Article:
Viral detail in diver's shark encounter wows viewers: 'Not shy'
The large shark approaches the diver with an open mouth showing off it's startling smile.
A remarkable video has been captured of a toothy, grinning shark slowly approaching a scuba diver.
Rayna O'Nan, a trained shark professional from Florida, filmed the looming shark swim towards her bearing a human-like smile that was described as 'evil' by many on social media.
'I would literally die and come back alive if I see a smiling shark swimming towards me,' commented one distressed user.
But the video with the initially 'hungry' looking shark takes a turn when Ms O'Nan reaches out and suddenly rubs the shark, lovingly-named Snooty, on the nose.
Snooty the lemon shark
Snooty is a lemon shark and is somewhat of a local celebrity in Jupiter, Florida, and is so popular she has her very own Instagram account.
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Speaking to Yahoo News Australia, Ms O'Nan explained Snooty has been around divers for over a decade and "she is not shy". "She often bumps into me for attention," Ms O'Nan said.
The video left some TikTok users comparing Snooty to a cat while others have compared the shark to a cartoon shark named Bruce from the Disney film, Finding Nemo.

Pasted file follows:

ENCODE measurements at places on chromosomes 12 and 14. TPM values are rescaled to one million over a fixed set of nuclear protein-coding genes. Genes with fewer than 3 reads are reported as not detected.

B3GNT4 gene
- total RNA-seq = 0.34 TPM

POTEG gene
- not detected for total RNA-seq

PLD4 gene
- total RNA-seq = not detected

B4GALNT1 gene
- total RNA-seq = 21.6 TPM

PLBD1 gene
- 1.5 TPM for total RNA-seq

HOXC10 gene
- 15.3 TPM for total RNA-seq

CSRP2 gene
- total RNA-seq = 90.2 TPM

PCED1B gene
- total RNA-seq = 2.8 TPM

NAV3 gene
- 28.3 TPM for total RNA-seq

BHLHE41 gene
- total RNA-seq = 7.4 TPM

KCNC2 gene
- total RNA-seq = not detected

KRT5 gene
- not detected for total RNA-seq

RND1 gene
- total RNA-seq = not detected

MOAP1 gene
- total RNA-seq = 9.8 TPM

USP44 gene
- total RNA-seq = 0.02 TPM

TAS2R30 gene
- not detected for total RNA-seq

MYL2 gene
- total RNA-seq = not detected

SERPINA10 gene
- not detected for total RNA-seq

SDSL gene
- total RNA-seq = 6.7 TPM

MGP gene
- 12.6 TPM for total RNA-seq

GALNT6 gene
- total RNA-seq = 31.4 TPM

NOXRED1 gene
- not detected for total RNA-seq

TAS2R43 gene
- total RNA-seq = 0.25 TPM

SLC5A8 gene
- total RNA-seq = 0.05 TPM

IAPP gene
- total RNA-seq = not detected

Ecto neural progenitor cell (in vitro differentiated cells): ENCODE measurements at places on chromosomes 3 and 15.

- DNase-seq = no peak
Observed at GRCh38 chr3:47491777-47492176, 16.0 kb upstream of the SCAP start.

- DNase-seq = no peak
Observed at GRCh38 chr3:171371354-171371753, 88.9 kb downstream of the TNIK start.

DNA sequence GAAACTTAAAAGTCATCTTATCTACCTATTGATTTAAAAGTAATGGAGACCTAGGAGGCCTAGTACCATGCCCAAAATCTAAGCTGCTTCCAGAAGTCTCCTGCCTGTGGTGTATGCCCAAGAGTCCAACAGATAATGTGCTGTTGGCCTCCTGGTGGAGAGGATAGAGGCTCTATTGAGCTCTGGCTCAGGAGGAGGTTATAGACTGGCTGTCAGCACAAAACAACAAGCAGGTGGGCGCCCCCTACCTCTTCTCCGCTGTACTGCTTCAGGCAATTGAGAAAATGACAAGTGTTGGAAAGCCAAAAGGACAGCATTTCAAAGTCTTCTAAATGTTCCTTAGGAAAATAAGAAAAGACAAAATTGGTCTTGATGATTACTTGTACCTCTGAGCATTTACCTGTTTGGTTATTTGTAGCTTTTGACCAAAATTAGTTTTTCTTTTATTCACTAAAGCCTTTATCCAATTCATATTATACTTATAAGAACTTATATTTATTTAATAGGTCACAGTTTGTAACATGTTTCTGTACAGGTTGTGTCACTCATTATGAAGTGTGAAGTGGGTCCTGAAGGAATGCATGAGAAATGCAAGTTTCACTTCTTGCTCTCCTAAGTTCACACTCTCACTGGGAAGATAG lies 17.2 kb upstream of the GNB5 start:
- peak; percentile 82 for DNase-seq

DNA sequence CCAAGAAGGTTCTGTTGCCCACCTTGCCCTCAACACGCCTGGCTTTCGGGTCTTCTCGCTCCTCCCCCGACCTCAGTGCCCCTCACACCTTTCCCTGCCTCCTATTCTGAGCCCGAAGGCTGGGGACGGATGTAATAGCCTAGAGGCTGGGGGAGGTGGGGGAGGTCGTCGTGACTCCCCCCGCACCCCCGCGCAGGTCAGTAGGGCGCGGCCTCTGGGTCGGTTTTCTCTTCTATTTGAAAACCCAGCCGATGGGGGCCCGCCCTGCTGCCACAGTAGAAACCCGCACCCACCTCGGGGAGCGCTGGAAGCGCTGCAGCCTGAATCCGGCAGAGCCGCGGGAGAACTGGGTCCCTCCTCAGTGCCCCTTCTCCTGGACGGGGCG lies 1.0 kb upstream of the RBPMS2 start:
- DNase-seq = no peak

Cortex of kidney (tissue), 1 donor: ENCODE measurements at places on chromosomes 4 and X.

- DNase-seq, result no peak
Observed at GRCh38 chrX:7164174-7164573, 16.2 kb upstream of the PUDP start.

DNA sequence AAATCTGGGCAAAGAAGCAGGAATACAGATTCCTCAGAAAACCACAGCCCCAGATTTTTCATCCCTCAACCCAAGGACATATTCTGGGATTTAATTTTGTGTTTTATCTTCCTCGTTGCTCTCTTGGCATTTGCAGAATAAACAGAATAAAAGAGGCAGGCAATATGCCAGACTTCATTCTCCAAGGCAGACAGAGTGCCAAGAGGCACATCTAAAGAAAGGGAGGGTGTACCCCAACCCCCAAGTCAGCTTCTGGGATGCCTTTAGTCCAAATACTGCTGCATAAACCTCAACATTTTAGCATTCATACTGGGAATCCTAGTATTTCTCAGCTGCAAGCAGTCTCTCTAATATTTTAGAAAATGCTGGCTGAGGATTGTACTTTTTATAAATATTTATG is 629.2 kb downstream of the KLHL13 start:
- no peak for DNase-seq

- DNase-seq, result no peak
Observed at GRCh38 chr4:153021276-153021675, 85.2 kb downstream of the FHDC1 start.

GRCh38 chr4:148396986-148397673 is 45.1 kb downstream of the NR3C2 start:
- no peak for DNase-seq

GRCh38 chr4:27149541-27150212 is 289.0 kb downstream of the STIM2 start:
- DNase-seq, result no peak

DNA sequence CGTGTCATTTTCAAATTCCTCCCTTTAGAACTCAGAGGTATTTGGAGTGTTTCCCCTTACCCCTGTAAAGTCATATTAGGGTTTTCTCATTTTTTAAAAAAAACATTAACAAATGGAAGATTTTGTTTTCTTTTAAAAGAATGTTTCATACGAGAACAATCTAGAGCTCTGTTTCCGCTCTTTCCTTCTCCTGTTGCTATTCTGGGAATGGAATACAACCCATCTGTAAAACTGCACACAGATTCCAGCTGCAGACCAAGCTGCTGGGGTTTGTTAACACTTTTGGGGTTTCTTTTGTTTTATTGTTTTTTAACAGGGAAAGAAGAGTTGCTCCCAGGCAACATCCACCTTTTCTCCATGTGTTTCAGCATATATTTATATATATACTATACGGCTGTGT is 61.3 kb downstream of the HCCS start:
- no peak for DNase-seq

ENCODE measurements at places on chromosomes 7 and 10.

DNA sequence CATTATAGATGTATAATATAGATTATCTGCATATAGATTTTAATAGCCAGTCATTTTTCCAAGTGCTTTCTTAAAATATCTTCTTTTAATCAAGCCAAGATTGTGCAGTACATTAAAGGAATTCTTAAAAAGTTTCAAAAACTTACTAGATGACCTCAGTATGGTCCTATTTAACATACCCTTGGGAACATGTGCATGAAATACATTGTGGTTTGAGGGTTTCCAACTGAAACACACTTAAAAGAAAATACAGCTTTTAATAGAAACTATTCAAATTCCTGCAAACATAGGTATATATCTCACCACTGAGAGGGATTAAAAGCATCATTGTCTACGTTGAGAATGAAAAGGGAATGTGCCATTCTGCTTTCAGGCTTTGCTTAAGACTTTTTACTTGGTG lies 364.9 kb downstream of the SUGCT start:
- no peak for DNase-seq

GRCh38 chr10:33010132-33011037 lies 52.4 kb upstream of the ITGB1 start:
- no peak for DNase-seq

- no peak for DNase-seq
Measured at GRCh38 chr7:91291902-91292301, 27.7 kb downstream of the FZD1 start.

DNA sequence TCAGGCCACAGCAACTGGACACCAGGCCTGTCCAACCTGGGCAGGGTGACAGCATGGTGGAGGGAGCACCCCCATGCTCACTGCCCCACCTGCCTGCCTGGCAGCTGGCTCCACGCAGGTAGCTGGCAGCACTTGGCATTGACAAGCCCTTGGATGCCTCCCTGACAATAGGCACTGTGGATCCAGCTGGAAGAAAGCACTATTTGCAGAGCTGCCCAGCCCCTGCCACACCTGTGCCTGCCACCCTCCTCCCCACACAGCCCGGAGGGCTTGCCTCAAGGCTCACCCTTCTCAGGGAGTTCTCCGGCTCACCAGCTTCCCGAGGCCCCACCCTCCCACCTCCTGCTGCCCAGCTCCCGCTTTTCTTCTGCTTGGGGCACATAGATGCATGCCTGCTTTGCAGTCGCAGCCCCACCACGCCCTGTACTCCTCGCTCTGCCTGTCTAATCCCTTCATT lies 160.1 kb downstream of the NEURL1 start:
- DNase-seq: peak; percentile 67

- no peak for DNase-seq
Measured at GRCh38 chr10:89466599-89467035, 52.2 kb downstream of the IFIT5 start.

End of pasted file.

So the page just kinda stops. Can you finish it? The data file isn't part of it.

The cartoon character battles with his desire to befriend his fellow sea creatures while simultaneously fighting against his primitive instincts and the irony is not lost on social media viewers, with many feeling similarly conflicted towards Snooty.
Lemon sharks are named so because they have a subtle yellow hue to their skin which helps them appear camouflaged against sandy seabeds while feeding.
They are found in various areas in the Pacific and Atlantic oceans and are known to swim in the waters around Australia.
Shark attacks in Australia
Although the country continues to contend with several shark attacks every year, lemon sharks are very rarely the culprit.
A Perth man was bitten by a lemon shark in July, 2021 off the Pilbara Coast in Western Australia and suffered significant but non life-threatening injuries. The incident was described as 'rare' as lemon sharks are 'not an aggressive species' despite their large physical presence.
An average adult lemon shark can grow over three metres long yet have never been responsible for a fatal human attack.
"Sharks are not the monsters that movies and the media portray them to be," said Ms O'Nan.
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